The artwork on this note card was created by 5768 WRJ Art Calendar artist Césan d’Ornellas Levine.
To be an American Jew is to live in the clutch of a persistent values tension.
The voice of American free enterprise speaks into one ear, telling us that our nation’s unprecedented financial success rests upon the freedom to reap whatever rewards can be legally gained from conducting business. So long as the law isn’t being broken, there is nothing wrong with an American seeking to accumulate limitless profits for him or herself. In fact, those who achieve the greatest wealth are lionized for their victory, appearing on lists that rank and celebrate those most successful at amassing assets. No sum is considered too much. More is, by definition, better.
Meanwhile, the humble voice of the Torah speaks into the other ear of the American Jew. That voice utters words from last week’s Torah portion: “Ki li ha’aretz, ki gerim v’toshavim atem imadi” – “For the land is Mine,” says God, “you are but strangers resident with Me.” (Leviticus 25:23) This notion that humans never truly acquire earthly assets resides at the heart of the Torah’s most fundamental passage about economic redistribution – the institution of the sabbatical and jubilee years, which require by Jewish law that one’s own material gains must be shared with those in poverty. In fact, the Torah’s economic system, were it ever to be enacted, would eradicate generational poverty, because once every fifty years, property holdings would revert to their original owners; those who lost it all would be made whole again, wiping the financial slate clean.
There is, of course, a reason why the Torah’s radically progressive economic plan was never fully implemented. Even before the advent of American capitalism, the wealthy weren’t ready to treat their assets as though they belonged entirely to God. They might have acknowledged their financial well-being as a sign of “good fortune,” but that didn’t leave them feeling obligated to afford equal good fortune to everyone, as if their wealth didn’t belong to them at all.
This is the values tension for the American Jew. If I work hard and take risks to achieve financial gains, I deserve the fruits of those efforts. Yet somewhere in the depth of my soul, I can hear the Torah reminding me that there is something more than just my own worthiness involved in my success – something that obliges me to create fair limits to the material disparities that can exist between humans.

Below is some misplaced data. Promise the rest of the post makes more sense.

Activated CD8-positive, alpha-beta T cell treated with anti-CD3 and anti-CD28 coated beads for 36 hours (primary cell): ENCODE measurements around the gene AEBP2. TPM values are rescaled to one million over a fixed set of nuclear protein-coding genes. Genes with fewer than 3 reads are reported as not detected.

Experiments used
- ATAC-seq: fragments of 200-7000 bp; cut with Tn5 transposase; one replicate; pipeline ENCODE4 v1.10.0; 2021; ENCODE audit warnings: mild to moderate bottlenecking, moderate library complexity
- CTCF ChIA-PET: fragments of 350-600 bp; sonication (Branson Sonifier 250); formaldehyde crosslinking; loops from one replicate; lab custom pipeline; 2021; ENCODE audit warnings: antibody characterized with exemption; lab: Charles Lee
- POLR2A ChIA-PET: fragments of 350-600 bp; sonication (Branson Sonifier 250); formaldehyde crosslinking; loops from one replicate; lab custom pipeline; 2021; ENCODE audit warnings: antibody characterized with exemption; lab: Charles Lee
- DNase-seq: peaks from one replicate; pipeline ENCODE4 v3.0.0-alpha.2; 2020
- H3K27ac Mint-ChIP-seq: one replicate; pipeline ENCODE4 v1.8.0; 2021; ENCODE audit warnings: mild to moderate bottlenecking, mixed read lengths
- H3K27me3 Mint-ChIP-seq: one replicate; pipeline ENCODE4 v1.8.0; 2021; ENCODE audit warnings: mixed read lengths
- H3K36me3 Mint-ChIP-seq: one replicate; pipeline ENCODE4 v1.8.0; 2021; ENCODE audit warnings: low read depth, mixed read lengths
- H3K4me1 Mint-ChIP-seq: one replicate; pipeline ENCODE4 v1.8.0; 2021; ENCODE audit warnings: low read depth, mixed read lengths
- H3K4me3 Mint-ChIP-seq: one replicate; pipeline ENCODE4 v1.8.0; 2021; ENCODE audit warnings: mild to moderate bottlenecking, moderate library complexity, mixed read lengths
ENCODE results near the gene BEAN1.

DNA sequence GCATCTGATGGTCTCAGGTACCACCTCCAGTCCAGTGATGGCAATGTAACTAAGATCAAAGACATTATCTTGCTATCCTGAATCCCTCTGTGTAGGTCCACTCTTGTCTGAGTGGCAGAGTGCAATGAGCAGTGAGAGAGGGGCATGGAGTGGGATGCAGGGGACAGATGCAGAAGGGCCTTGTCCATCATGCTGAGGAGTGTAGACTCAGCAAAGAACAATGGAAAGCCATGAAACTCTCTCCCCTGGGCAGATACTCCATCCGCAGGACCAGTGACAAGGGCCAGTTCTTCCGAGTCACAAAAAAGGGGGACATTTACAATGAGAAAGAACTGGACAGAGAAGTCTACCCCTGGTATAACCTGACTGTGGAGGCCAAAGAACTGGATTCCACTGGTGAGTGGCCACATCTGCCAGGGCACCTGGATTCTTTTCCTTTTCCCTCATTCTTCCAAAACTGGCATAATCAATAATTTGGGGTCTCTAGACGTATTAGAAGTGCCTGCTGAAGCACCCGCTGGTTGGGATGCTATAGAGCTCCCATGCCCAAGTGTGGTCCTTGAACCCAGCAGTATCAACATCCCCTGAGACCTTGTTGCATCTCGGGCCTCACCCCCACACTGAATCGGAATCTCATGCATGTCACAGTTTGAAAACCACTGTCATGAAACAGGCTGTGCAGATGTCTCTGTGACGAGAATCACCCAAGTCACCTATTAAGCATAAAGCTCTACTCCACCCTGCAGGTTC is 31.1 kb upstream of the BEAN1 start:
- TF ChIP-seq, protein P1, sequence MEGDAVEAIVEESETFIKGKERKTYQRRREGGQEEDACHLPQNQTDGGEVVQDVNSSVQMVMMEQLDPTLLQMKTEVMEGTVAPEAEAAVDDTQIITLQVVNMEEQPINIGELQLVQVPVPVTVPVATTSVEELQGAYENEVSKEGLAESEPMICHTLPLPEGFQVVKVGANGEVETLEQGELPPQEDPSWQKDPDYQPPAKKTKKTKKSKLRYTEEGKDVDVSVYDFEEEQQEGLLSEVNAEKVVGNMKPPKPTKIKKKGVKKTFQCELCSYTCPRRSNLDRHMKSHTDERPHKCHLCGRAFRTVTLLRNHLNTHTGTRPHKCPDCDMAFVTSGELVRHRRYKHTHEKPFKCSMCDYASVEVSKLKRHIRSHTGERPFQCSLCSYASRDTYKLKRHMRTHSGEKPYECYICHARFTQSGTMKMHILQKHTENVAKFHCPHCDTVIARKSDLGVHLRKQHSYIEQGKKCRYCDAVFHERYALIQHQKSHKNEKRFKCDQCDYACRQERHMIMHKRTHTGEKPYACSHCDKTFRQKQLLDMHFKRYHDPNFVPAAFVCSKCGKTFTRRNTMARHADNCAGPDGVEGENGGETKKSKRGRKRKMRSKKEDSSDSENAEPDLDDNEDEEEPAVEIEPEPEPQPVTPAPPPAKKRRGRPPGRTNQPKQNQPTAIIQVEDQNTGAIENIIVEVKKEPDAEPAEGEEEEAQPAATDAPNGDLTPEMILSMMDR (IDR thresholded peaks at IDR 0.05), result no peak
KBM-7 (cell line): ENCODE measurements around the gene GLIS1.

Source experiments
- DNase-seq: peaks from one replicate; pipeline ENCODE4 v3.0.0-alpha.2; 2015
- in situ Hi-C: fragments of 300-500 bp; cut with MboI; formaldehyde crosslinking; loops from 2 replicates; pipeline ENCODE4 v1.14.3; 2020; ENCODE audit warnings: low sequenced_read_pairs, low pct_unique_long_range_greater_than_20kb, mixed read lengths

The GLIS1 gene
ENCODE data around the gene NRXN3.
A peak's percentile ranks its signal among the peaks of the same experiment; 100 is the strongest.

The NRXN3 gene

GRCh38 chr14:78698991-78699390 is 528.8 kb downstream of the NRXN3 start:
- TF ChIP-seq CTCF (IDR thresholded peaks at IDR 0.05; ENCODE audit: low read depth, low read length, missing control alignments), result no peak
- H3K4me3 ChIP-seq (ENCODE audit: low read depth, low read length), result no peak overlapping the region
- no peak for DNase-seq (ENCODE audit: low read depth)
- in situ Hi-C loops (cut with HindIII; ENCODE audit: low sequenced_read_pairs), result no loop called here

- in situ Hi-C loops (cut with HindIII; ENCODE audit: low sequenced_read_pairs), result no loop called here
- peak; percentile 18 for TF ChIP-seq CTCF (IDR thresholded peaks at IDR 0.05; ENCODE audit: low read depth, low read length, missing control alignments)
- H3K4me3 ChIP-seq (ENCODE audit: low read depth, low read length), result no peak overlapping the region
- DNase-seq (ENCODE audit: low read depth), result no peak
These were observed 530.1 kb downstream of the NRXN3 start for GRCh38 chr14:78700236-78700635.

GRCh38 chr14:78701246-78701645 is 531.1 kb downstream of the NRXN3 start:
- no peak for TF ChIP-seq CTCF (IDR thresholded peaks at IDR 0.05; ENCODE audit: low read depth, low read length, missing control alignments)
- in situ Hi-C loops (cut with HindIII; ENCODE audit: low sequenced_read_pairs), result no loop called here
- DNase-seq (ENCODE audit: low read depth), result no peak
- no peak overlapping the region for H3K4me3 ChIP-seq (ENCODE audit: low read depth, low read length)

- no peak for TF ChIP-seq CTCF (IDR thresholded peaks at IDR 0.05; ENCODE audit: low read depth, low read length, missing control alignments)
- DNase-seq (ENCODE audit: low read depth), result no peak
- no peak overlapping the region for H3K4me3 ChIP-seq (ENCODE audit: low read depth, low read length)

Our American Jewish values tension is reaching a snapping point in today’s United States, where the slice of the national income pie going to the wealthiest 1% of Americans has more than doubled since 1979. The top 1% of Americans now own more than 40% of the nation’s wealth.
We cannot pretend that these enormous gains for the few are not creating massive suffering and dangerous resentment among the many. The sound of the Torah’s voice in our ear is becoming dangerously faint, and real people are paying the price… children, women, people with disabilities, the elderly, and so many others who find themselves stuck in a fight designed in a manner that ensures they can’t win.
More than 40,600,000 Americans subsist below the poverty line. Nearly half of all Americans cannot afford a $400 emergency. We can no longer credibly claim to be honoring both our American and our Jewish values when we allow such soulless inequities to persist.
The Poor People’s Campaign: A National Call for Moral Revival was launched to bring the two voices in our ears back into some reasonable measure of holy balance. Throughout the remainder of May and June, moral non-violent direct actions will be taking place every Monday in state capitals all across the country, including on Capitol Hill. Jews and fellow people of faith are joining with those suffering the most to demand policies that will restore basic human dignity to everyone across this land. Together, we are saying, “All are equally worthy of a safe and decent life in God’s sight.” Will you join us?
The great 19th century German Jewish philosopher, Hermann Cohen, taught: “In the poor person, the human being becomes clearer to me.” With the urging sound of our country’s and our religion’s noblest values ringing in our ears, let these coming weeks of soul awakening and moral action allow the human being to become clearer to us.